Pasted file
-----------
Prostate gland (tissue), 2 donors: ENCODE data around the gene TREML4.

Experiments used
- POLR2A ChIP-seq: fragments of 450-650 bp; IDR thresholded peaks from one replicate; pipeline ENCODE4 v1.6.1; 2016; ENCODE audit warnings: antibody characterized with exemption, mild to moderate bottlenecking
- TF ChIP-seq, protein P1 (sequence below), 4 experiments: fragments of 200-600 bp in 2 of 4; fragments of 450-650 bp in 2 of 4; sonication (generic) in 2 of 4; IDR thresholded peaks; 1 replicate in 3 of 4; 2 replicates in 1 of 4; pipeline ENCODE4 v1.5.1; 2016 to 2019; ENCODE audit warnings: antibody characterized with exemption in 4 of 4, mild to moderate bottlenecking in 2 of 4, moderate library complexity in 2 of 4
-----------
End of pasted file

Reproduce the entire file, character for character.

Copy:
Prostate gland (tissue), 2 donors: ENCODE data around the gene TREML4.

Experiments used
- POLR2A ChIP-seq: fragments of 450-650 bp; IDR thresholded peaks from one replicate; pipeline ENCODE4 v1.6.1; 2016; ENCODE audit warnings: antibody characterized with exemption, mild to moderate bottlenecking
- TF ChIP-seq, protein P1 (sequence below), 4 experiments: fragments of 200-600 bp in 2 of 4; fragments of 450-650 bp in 2 of 4; sonication (generic) in 2 of 4; IDR thresholded peaks; 1 replicate in 3 of 4; 2 replicates in 1 of 4; pipeline ENCODE4 v1.5.1; 2016 to 2019; ENCODE audit warnings: antibody characterized with exemption in 4 of 4, mild to moderate bottlenecking in 2 of 4, moderate library complexity in 2 of 4